Publisher of Yacht Russia Vasily Senatorov made an exclusive interview with president of World Sailing Mr. Kim Andersen, asking questions that concern the entire sailing community.
Dear Mr. Andersen,
It seems that the world of sailing was caught by an ideal storm. First ever OG were postponed for a year that has a huge impact on athletes and event organizers, on the financial aspects of the major sports federations, on the sports in general. The pandemic came upon the problems that WS already touched before: lack of proper financing, dismissal of GM, unsuccessful attempt to reconstruct the federation itself and attacks from some individuals blaming you personally for the current situation. The Russian sailing community is very much interested in all the aspects of this situation and your plan for WS to come out from the unfortunate circumstances.
VS: And the first question I want to ask: as you decided to candidate for the position of WS in 2016 how deep was your knowledge about the financial situation, including obligations and commitments of the federation itself and its donators’? With other words, what “farm you inherited” from your predecessor who was also your competitor at the election in Barcelona? Can you tell us what was the situation with the head office in Southampton. Why you made the decision to move to London? You are blamed by foes that the high rents is one of the reasons of current financial problems. WS Could not stay in Southampton? Did all the sponsors fulfilled their obligations towards WS after 2016? Did you know beforehand the content of the contracts with them?
KA: First of all, I think it is important not to mix the challenges that Sailing World is facing with the misinformation & politics being played up by a group of opposition. Unfortunately, there are certain individuals who do not accept decisions made by the World Sailing Council and Annual General Assembly and they are now using the impact of the COVID-19 pandemic situation to create uncertainties and doubts within our sport worldwide.
When I was elected with the new board in November 2016, the only information available to us then was the audited accounts for 2015, a forecast for 2016 and a budget for the coming quad 2017 – 2020. During the second quarter of 2017, the uncertainties on the budget assumptions regarding commercial income where already being questioned. But the board was assured that they would come to light. However, over time these contract expectations where not fulfilled, and the acquisition of new sponsors was taking a longer time to realize than anticipated from the budget assumptions. At the current rate, it was looking like there could be a 3 mil GBP loss in predicted budget for the quad. While the board was working to deliver according to the originally agreed strategies and plans, it quickly had to make savings in order to reduce the budget deficit. For 2020, the “final year” of the quad, we had made the necessary budget cuts and the last financial challenge we had to overcome was a missing cashflow of approx. 0.7 mil GBP for the first nine months. It is important to note that during the whole period the board kept the council informed and also presented the annual accounts for the previous year in May (in previous years the accounts were only provided in November) in order to be transparent and present the results in a timely manner.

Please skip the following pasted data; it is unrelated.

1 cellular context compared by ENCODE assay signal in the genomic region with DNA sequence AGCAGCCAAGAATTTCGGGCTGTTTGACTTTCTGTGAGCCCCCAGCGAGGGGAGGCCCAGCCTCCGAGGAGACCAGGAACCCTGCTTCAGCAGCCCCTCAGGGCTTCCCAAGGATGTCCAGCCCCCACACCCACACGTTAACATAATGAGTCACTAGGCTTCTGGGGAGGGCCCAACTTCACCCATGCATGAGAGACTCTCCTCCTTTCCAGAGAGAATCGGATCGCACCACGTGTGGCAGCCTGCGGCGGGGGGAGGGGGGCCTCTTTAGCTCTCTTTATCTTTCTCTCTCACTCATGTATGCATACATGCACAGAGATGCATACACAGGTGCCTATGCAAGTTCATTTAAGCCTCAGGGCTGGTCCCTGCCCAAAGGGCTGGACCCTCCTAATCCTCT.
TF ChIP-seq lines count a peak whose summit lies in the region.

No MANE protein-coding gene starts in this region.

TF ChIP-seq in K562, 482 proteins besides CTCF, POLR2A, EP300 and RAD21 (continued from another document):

The COVID-19 situation was unprecedented and meant that with the Tokyo Olympics being postponed, World Sailing like any other International Olympic Sports federation, would be missing out on the Olympic funding to be received after the originally planned Olympics in 2020. The board of World Sailing established a task force working closely with the senior management team to manage the difficult situation. It has been a lot of work and I am very proud of what has been accomplished by the board and our staff to communicate with our members, implement safety measures around COVID-19 and to manage the financial situation. Due to our close and strong relationship with the IOC, we have also received the financial support we asked for that will enable us to continue to develop our great sport and to deliver a high-quality Olympic event in Tokyo next year – this makes everything we have done during these times is worthwhile.
For now, judging the previous period 2012 – 2016, it’s clear that there was a lot of mismanagement. From the administration being without daily leadership for the majority of the quad, to the happenings around the Sailing World Cup, to not fulfilling agreements made with hosts Dubai and Abu Dhabi, to implementing a sponsorship deals based on a personal relationship instead of a partnership WS, etc. At the time of the election in 2016 none of the new board members had any knowledge on the underlying finances and contracts with sponsors. The only positives that come to mind from the previous quad was the establishment of the Emerging Nations Program – but even that was put in jeopardy due to the ambiguous sponsorship agreement.
The relocation of the head office of world sailing has recently come under question; however, as I already informed all of our member national authorities, the topic of relocation has been one that has come up many times over the years. In fact, we had a satellite office in Lausanne in order to have some presence in the Olympic Capital and be closer to the Olympic family, but it was empty most of the time. So, the previous board opened and closed it. Knowing that, it is quite interesting to hear when some people say that nobody wanted WS to relocate and it was the will of the new board – that is simply incorrect! We were acting on the information presented by the previous board and former CEO at the AGM in 2016 (including budget assumptions). The new board had no reason not to believe in the budget assumptions presented and plan accordingly.